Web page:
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Israeli Prime Minister Benjamin Netanyahu in Jerusalem, May 19, 2015. (Gali Tibbon/AFP/Getty Images)

If there were one word to describe the spirit of Benjamin Netanyahu’s re-election campaign, it would not be “compromise.” From questioning the viability of the two-state solution to vowing to keep Jerusalem undivided, the prime minister repeatedly appealed to hard-right voters in a successful bid to draw them away from rival conservative parties. And yet, less than a month after his new government’s swearing-in ceremony, Netanyahu has made a remarkable about-face on the peace process.

First, last week, in a meeting with European Union foreign policy chief Federica Mogherini, the prime minister expressed a willingness to negotiate Israel’s borders in the West Bank, delineating which settlements Israel could build in, and where it would cede land to Palestine. This openness came as a surprise, Haaretz reporter Barak Ravid noted, because it was “the first time since he took office in 2009 that Netanyahu has voiced willingness to discuss the size of the settlement blocs and their borders with the Palestinians.” Doing so would open the door to freezing settlement construction outside the negotiated border line, effectively halting the settler enterprise in its tracks.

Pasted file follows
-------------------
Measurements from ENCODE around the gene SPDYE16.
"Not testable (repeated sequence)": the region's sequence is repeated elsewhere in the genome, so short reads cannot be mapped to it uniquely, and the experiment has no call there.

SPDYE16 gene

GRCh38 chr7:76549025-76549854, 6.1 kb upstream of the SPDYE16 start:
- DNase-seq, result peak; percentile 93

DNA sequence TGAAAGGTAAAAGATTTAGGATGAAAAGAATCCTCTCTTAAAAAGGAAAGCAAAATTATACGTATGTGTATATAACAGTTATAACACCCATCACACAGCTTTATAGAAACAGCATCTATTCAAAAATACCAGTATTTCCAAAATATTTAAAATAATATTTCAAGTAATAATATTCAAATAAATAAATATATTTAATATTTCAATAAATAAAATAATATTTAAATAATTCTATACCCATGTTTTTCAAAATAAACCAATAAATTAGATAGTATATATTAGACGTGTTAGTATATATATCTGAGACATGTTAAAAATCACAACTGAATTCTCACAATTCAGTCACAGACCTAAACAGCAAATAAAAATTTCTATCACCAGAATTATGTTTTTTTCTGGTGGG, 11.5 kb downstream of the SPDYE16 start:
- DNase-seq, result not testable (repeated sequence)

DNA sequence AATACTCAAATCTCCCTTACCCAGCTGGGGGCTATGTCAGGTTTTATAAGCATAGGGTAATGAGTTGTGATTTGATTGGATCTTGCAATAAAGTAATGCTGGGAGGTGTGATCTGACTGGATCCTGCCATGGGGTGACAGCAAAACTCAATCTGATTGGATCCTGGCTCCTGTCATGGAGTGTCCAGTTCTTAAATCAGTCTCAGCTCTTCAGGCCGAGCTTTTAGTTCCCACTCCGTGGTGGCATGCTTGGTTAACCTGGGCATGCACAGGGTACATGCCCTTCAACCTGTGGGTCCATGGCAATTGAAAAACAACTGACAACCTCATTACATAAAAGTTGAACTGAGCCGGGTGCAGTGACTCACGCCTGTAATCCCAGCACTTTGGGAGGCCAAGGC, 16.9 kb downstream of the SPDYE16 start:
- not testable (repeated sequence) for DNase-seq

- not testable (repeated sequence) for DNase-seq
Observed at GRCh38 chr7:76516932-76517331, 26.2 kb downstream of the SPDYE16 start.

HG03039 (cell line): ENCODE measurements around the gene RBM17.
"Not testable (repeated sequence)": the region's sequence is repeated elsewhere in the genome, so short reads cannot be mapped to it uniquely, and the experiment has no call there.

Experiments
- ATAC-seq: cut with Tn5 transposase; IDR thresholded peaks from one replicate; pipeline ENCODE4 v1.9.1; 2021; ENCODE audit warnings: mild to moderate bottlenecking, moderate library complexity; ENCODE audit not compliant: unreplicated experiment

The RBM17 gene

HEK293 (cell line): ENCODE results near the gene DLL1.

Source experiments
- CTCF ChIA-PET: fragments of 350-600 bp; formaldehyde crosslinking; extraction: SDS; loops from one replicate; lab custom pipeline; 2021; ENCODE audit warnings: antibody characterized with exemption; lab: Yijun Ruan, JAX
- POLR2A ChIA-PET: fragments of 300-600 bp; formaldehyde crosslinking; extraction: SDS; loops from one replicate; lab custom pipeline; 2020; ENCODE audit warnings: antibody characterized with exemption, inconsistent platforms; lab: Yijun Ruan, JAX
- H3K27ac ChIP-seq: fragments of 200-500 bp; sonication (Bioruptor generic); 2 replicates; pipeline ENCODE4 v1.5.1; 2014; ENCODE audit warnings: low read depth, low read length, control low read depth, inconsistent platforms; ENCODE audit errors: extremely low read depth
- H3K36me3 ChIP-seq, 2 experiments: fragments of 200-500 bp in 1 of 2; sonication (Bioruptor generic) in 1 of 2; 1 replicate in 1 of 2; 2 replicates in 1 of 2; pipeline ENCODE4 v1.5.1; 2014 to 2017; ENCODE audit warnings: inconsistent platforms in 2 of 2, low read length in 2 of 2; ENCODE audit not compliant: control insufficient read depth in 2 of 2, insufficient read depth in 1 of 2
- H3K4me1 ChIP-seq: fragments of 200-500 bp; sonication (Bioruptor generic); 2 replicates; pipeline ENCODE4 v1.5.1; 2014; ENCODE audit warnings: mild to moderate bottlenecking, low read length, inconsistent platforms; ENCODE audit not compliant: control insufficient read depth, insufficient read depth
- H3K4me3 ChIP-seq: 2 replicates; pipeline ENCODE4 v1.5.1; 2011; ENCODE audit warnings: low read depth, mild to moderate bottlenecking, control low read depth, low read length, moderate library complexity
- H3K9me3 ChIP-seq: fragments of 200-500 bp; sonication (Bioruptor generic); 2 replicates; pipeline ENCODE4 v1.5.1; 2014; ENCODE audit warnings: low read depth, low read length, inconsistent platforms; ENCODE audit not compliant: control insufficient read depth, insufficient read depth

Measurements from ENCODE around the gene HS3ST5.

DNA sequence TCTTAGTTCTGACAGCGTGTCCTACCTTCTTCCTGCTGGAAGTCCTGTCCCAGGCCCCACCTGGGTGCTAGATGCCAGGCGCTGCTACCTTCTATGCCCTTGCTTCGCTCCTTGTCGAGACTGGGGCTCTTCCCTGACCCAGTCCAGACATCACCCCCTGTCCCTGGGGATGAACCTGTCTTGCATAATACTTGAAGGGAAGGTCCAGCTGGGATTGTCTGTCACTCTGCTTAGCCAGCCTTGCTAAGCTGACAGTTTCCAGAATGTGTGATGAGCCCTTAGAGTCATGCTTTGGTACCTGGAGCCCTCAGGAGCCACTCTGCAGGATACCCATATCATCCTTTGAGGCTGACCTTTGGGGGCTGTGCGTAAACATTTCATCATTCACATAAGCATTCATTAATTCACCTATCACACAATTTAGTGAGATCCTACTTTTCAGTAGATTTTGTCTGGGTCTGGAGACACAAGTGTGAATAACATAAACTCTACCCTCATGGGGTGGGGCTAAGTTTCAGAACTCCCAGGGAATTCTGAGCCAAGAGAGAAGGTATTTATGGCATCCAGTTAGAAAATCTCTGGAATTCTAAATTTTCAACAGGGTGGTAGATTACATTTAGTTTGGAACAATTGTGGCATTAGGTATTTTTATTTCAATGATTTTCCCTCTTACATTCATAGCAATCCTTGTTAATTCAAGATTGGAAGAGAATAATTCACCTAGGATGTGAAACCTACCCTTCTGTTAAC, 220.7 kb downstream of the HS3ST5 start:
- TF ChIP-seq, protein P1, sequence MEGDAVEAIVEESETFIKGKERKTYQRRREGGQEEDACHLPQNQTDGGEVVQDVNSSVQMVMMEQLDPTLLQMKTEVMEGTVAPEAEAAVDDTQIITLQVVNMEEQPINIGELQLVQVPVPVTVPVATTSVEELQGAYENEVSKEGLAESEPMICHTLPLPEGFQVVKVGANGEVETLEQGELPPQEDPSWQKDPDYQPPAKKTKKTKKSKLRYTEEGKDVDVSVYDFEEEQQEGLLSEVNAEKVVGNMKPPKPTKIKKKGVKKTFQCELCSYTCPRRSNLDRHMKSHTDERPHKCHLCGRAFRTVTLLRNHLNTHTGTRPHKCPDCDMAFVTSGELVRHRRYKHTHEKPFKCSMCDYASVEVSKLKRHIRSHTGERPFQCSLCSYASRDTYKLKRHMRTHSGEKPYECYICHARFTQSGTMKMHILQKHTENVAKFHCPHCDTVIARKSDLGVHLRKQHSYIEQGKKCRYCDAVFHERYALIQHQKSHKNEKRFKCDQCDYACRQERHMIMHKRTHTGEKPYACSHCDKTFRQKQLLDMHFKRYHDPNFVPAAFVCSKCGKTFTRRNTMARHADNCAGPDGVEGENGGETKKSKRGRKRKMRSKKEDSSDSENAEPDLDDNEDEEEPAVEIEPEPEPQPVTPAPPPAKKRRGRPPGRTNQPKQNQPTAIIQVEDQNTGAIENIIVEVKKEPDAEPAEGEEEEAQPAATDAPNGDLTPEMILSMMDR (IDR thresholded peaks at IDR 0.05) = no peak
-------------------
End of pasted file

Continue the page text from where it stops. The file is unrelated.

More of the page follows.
The prime minister’s second act, however, was even more eye-opening. At a press conference in Tel Aviv today, Netanyahu backed the Arab Peace Initiative, a 2002 proposal put forward by the Arab League that outlines a path to two states. Due to its problematic formulations on Palestinian refugees, among other provisions, no Israeli prime minister or government has accepted the API as a basis for negotiations—until now. Netanyahu outlined his reservations on refugees and security, of course, but his bottom line was “the principle of trying to achieve an understanding with the leading countries in the Arab world is a good one.”